Skep's Place


Chapter 18: Much Ado About Introductions

Elizabeth arrives at Mr. Bingley's ball dressed all sexy-like for the sole purpose of enticing Mr. Wickham, before realizing that Mr. Wickham might not have even been invited to the damn thing.

(She finds out later that, in fact, he was invited, but was either away on business, or using that as an excuse to avoid Mr. Darcy.)

Determined not to let this completely sour her evening, she instead hangs out with her friend Charlotte Lucas to tell her about all the ways that Mr. Collins is a ridiculous person. Of course, her mood sinks again when the very man she's lambasting comes by to cash in on the dances he requested last chapter, and Elizabeth soon finds that he is a truly atrocious dancer.

She's chatting with Charlotte again afterwards when Mr. Darcy approaches Elizabeth and asks her for a dance next. She is so stunned that she blindly accepts, and distresses about it afterward. Charlotte tries to cheer her up, saying he might not be so bad; but Elizabeth complains that him not being that bad would be a complete and utter tragedy, since she's so determined not to like the man.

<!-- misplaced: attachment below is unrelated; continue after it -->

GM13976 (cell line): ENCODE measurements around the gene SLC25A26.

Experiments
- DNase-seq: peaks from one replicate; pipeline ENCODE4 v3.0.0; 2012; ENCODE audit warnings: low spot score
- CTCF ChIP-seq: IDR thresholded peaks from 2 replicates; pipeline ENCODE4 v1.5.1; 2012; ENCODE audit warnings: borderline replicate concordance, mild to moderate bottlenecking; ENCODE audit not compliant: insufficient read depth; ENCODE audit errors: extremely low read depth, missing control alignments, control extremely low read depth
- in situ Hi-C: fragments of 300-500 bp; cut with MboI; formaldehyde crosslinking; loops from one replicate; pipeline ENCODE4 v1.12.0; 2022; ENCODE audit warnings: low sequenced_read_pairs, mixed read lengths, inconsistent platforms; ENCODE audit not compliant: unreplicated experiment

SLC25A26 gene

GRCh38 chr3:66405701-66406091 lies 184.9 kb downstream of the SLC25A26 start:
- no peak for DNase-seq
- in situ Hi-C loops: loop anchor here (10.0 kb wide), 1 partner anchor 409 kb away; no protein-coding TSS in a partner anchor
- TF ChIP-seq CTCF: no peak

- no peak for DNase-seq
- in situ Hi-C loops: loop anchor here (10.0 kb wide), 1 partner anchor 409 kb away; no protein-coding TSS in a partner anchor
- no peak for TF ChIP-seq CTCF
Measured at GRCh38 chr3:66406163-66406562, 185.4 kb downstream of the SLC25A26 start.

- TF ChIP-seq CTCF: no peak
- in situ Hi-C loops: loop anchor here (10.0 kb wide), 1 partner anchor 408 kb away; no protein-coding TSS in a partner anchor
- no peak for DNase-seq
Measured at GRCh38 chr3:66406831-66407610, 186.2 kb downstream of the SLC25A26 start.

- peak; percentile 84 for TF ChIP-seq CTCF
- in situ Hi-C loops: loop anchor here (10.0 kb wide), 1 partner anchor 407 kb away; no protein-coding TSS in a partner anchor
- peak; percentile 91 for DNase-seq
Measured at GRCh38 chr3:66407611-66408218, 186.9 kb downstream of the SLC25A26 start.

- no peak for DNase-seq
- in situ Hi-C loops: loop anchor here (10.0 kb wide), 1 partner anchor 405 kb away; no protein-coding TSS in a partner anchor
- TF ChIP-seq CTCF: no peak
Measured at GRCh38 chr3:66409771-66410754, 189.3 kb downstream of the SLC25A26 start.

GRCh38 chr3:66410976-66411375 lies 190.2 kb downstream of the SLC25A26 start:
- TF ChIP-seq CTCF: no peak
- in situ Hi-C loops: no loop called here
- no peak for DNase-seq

The pair say nothing during the dance, until Elizabeth decides it would be more unpleasant for Darcy to force him to have a conversation. She even teases him when he doesn't immediately return her small talk.

"So you usually have a chat while dancing?" asks Darcy.

"Oh, it would be a bit odd to be silent the whole time, even if some people might prefer it," replies Elizabeth."

Darcy asks, "Do you mean you, or me?"

"Oh, both of us," jokes Elizabeth. "Since we're both grouchy, antisocial people who don't talk unless we're guaranteed to amaze everybody with how clever we sound."

Elizabeth then tries to press Mr. Darcy on his poor treatment of Mr. Wickham, which definitely flusters the man; but they get interrupted for a moment, after which Darcy says, "I forgot what we were talking about."

"I don't think we've been talking at all," Elizabeth barbs.

After Elizabeth shoots down his attempt to engage her in idle chatter about books, she probes his demeanor further, attempting to get him to indirectly admit that he was at least somewhat at fault for what he did to Mr. Wickham. However, he claims to be perfectly rational in his judgement of others (really, I don't know what she expected).

So she admits that she's puzzled by the varying opinions people have of him. He understands why the discrepancies might exist, but asks her not to render judgement on his character until she knows him better. She tells him that's likely to be never then, so he gets snarky and shuts down the conversation.

After the dance, Miss Bingley swings by to tell Elizabeth, hey, I heard you were swooning after Mr. Wickham, and I should probably let you know that he and Mr. Darcy have a history together. I don't know the details, but if Darcy dislikes him there's likely a good reason for it. I'd guess it's because Wickham is a filthy commoner who doesn't know proper behavior.